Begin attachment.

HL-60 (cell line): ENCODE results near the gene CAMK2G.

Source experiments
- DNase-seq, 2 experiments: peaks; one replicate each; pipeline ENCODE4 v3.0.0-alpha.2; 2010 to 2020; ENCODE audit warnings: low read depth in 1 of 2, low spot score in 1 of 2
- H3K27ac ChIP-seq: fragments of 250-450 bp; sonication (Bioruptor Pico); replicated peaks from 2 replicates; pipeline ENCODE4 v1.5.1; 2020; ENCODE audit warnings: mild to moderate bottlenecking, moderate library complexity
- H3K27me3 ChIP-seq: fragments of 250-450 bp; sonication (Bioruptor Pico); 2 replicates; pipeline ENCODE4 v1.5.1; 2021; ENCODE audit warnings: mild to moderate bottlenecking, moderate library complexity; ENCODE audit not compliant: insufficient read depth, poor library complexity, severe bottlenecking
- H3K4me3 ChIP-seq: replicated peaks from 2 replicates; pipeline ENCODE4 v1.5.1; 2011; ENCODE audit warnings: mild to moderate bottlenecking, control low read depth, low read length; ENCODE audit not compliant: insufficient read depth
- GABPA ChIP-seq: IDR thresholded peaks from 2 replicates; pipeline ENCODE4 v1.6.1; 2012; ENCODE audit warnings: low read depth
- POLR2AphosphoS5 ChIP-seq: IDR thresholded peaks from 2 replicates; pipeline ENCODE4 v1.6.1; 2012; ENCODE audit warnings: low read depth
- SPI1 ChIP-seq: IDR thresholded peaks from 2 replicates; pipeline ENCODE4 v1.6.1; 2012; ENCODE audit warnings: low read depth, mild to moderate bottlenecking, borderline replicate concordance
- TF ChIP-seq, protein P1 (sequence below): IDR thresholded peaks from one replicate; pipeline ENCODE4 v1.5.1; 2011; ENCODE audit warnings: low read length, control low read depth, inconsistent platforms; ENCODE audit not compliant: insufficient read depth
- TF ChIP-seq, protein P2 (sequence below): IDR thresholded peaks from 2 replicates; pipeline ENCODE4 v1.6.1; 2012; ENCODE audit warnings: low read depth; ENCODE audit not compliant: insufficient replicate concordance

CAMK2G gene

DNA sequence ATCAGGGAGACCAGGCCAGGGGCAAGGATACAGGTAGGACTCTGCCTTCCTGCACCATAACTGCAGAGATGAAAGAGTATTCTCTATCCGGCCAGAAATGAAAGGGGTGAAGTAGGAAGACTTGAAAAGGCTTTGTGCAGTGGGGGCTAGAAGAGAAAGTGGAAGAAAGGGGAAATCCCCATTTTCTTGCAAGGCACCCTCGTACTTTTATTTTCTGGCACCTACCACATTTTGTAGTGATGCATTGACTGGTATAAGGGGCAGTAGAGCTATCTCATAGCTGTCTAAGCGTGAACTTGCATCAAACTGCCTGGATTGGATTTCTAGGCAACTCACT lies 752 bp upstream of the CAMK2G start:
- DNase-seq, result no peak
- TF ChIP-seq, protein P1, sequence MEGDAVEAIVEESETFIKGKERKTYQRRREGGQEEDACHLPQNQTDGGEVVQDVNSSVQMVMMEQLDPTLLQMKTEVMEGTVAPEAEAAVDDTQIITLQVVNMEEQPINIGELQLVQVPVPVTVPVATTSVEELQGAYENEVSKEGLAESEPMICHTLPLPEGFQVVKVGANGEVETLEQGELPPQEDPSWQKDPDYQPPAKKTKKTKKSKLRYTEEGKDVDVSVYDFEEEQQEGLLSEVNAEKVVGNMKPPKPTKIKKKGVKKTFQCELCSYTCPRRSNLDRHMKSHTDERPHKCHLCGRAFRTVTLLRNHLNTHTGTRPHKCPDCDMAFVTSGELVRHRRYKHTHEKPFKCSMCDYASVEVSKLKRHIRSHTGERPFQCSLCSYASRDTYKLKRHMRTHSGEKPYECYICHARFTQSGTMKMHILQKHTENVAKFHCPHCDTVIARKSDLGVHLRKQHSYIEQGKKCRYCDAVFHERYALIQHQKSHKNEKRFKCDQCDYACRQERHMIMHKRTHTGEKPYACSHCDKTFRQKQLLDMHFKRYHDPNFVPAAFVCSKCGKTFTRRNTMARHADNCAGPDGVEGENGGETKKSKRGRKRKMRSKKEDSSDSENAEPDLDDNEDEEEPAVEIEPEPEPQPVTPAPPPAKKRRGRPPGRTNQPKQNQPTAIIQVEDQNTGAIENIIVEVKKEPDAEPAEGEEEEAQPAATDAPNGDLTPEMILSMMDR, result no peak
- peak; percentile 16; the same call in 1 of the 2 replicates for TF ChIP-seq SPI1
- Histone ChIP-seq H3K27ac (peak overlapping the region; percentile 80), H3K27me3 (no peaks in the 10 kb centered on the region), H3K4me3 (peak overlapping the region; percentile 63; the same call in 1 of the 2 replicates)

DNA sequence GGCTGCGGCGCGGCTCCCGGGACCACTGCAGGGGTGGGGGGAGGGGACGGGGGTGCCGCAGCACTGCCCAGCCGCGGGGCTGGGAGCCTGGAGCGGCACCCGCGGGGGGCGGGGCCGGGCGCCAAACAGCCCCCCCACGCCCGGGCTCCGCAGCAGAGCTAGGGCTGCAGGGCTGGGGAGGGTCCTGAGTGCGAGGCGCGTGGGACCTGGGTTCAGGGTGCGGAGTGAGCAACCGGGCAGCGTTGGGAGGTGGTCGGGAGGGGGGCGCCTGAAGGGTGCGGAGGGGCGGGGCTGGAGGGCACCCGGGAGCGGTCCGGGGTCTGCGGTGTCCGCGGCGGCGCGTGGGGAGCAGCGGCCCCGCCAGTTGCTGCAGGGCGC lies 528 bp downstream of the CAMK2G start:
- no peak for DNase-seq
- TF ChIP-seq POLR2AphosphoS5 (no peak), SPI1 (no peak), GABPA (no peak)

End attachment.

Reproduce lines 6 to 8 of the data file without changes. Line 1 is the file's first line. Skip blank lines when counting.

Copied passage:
- H3K4me3 ChIP-seq: replicated peaks from 2 replicates; pipeline ENCODE4 v1.5.1; 2011; ENCODE audit warnings: mild to moderate bottlenecking, control low read depth, low read length; ENCODE audit not compliant: insufficient read depth
- GABPA ChIP-seq: IDR thresholded peaks from 2 replicates; pipeline ENCODE4 v1.6.1; 2012; ENCODE audit warnings: low read depth
- POLR2AphosphoS5 ChIP-seq: IDR thresholded peaks from 2 replicates; pipeline ENCODE4 v1.6.1; 2012; ENCODE audit warnings: low read depth